Why I’m Glad I’m No Longer Mortgage Free

And despite all the smart money theory in the world, the reality is that your financial strategy should make you feel relaxed and comfortable.

I secured half the mortgage interest rate for our first home – an apartment – ​​in what turned out to be perfect timing.

That was 2005, and we put every spare penny — and some that wasn’t spare — into the variable-rate portion of the loan. With focus and frugality, we had paid for it at the end of the three-year fix. The fact that our solution was static as variable rates increased kept money there to pay extra.

Offset ‘secret weapon’

However, when I say “we invested every spare penny in the variable portion,” I mean something different: we invested money in a mortgage offset account that came with the variable rate portion of the loan.

An offset account is a “secret weapon” for eliminating debt because it allows you to use every dollar that passes through your hands twice: for its intended purpose – next vacation, tuition, fundraising emergency, etc. – and to reduce your loan interest and ultimately the time you spend in debt.

You always have the money at the end, too. It just saves you a fortune in interest along the way.

If you want to execute a life flip and, say, decide to change states like we did, filling an offset account with money instead of paying off your mortgage itself means you can have access to money to buy your next home.

In another perk, you’ve technically never paid extra on your mortgage, so you have the option of turning house #1 into a tax-efficient investment property.

“Option” is the key word when it comes to clearing accounts. Their clever use not only allows you to get mortgage free faster, but also keeps a door open for future real estate purchases.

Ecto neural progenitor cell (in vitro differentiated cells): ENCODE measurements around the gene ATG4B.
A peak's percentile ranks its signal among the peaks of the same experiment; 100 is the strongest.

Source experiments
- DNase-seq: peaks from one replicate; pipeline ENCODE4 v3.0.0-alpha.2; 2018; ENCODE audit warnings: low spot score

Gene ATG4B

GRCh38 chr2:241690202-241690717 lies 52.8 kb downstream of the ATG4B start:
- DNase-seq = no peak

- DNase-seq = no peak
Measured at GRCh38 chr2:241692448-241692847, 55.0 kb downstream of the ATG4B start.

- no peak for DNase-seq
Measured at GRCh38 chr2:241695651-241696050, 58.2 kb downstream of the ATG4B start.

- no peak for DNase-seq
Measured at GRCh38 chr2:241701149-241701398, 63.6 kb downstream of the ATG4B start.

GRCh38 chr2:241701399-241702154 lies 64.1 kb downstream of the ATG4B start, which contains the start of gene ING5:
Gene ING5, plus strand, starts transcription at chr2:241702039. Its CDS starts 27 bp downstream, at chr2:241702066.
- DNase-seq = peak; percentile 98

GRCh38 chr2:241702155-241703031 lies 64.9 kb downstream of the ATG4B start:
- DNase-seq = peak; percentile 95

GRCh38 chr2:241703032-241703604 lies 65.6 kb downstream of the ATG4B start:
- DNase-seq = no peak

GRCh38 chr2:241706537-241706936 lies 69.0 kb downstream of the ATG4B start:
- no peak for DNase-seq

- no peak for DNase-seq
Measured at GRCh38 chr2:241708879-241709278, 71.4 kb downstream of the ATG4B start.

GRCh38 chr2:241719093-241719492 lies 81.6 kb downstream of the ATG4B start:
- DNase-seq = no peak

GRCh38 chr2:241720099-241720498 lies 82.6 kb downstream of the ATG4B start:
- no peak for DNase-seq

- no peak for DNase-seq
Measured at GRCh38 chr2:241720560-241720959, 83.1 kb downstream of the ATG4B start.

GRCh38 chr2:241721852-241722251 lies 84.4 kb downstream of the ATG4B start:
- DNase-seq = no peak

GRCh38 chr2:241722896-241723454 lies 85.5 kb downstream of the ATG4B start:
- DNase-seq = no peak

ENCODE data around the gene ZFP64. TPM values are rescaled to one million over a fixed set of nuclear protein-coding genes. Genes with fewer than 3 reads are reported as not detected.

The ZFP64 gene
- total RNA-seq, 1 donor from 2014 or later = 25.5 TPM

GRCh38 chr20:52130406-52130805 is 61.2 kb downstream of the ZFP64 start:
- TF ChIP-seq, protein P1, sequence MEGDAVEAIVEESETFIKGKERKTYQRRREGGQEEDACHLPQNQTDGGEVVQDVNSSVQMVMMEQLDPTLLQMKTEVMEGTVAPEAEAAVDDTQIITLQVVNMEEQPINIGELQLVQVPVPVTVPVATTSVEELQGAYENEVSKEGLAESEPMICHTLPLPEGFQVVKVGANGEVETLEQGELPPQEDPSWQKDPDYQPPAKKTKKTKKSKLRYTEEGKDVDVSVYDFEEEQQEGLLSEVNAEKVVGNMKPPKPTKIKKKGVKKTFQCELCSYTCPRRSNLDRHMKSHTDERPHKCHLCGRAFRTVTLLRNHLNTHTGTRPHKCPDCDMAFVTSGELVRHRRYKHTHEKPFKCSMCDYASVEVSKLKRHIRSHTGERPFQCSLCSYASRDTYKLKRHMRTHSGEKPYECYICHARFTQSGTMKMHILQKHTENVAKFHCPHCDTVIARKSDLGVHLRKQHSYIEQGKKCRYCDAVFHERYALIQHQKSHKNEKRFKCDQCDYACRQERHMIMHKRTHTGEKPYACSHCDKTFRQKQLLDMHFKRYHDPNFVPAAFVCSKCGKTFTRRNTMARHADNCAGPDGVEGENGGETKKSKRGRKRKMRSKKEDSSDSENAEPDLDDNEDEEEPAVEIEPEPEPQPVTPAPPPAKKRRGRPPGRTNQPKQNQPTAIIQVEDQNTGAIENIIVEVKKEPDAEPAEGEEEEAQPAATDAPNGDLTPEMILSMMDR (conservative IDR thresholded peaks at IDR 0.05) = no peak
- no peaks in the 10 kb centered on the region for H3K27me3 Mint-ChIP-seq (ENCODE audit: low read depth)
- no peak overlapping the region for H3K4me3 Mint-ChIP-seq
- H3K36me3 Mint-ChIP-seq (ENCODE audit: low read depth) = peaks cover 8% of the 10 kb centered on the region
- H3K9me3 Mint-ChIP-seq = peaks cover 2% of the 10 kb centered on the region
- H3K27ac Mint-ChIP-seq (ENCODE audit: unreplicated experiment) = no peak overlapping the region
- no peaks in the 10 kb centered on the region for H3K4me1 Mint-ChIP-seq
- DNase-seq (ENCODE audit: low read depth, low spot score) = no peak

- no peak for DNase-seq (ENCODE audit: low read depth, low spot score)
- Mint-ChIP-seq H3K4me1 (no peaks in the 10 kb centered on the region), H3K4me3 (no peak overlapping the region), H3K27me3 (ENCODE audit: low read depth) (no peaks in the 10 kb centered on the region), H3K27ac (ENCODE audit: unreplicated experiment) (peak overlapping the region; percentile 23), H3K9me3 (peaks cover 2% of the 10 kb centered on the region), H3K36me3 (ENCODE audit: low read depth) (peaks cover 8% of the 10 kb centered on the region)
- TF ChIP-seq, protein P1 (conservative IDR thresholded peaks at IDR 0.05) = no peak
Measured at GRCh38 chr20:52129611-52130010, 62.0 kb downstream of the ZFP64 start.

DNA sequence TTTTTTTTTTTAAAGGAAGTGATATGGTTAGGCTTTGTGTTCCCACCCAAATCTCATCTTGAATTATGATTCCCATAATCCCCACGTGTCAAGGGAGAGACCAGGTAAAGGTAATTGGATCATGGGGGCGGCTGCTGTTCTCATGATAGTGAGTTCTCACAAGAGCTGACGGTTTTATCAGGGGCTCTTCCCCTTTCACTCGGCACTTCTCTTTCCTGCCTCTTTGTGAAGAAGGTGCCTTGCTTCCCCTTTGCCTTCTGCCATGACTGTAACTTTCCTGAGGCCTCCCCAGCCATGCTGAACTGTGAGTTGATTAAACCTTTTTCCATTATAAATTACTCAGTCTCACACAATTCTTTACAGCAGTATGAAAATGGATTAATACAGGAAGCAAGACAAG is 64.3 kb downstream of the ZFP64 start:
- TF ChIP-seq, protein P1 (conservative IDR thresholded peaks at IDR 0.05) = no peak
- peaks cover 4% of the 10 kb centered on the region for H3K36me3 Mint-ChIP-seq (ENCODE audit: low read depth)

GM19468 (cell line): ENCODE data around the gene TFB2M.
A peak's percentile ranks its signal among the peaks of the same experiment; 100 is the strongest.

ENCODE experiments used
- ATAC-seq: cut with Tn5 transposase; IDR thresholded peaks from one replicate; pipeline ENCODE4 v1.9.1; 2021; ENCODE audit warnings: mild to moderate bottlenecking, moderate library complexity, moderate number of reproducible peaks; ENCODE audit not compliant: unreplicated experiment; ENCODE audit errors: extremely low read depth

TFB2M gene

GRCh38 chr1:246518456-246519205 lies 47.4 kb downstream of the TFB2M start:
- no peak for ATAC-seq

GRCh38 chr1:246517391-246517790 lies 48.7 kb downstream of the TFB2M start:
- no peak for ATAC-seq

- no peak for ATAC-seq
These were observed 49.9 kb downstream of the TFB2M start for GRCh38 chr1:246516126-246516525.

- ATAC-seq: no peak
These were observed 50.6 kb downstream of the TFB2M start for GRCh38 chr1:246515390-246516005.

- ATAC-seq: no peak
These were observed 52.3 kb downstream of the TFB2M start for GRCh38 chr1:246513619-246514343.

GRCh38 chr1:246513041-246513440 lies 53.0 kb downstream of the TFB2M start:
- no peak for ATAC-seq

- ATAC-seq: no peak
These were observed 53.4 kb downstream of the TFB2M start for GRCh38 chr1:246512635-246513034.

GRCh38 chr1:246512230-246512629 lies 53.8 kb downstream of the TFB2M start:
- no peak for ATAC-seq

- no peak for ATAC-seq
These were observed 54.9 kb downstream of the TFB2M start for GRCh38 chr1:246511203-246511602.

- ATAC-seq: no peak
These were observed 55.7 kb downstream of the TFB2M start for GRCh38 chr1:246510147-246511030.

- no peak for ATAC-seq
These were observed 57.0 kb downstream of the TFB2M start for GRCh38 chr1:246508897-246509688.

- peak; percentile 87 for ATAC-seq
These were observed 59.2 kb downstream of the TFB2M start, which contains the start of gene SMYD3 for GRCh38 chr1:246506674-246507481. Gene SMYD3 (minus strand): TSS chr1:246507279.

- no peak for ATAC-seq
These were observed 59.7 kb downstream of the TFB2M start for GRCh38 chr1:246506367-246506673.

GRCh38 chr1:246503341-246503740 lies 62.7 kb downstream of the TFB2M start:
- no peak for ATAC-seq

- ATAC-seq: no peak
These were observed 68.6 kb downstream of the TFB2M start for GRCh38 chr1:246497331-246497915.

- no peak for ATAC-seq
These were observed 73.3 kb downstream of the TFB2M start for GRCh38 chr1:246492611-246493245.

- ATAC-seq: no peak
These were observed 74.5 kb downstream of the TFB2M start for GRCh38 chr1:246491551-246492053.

It also quarantines your lender’s money, unlike a withdrawal facility, so you retain access to it if you run into financial difficulties.

Lenders have the ability to “recalculate” your loan balance and absorb any additional payments you may have made on the loan, if you are having financial difficulty. Read the fine print of your mortgage agreement.

But here’s the thing: Fixed-rate mortgage products typically don’t come with a full offset account. That’s why I would never repair my entire loan. At least my emergency cash pile needs an interest maximizing house.

Seismic Shift

What are you looking at if you fix now? Pay a little more up front. Recent increases in fixed rates have been, shall we say, extreme.

Mozo’s head of research, Peter Marshall, told me, “I don’t think I’ve seen such large rate movements in my [almost] 40 years in finance”.

The seismic shift in interest rate expectations is evidenced by the Commonwealth Bank’s (CBA) huge 1.4 percentage point increase in some of its fixed rate mortgages last week.

Note, however, that many lenders are becoming more competitive on their variable interest rates. Last week, the ABC cut its no-frills variable rate product by 15 basis points…if you have a 30% deposit, you only pay 2.79%.

No lag, so “no thanks”.

Across the market as a whole (comprehensive products as well), the average standard variable mortgage interest rate is now 4.37%, according to Mozo.

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The Big Four Bank average, looking only at discounted packaged products, is 4.2%.

However, the cheapest variable rate on the market from a lender with a clearing account is Well Home Loans, at 2.6%. Of course, there’s a catch – those variable interest rates will go up. Maybe a lot.

If you consider that at the start of this year fixed rates were around 2%, you can see how dramatic the change has been.

Does this change my decision to fix the interest rate on part of my mortgage and keep the rest fluid, so I can work on an offset account to get off new debt more quickly?

No chance. Not much is certain in my world right now. I need my monthly repayment to be.

  • The advice given in this article is of a general nature and is not intended to influence readers’ decisions regarding investments or financial products. They should always seek professional advice that takes their personal circumstances into account before making financial decisions.

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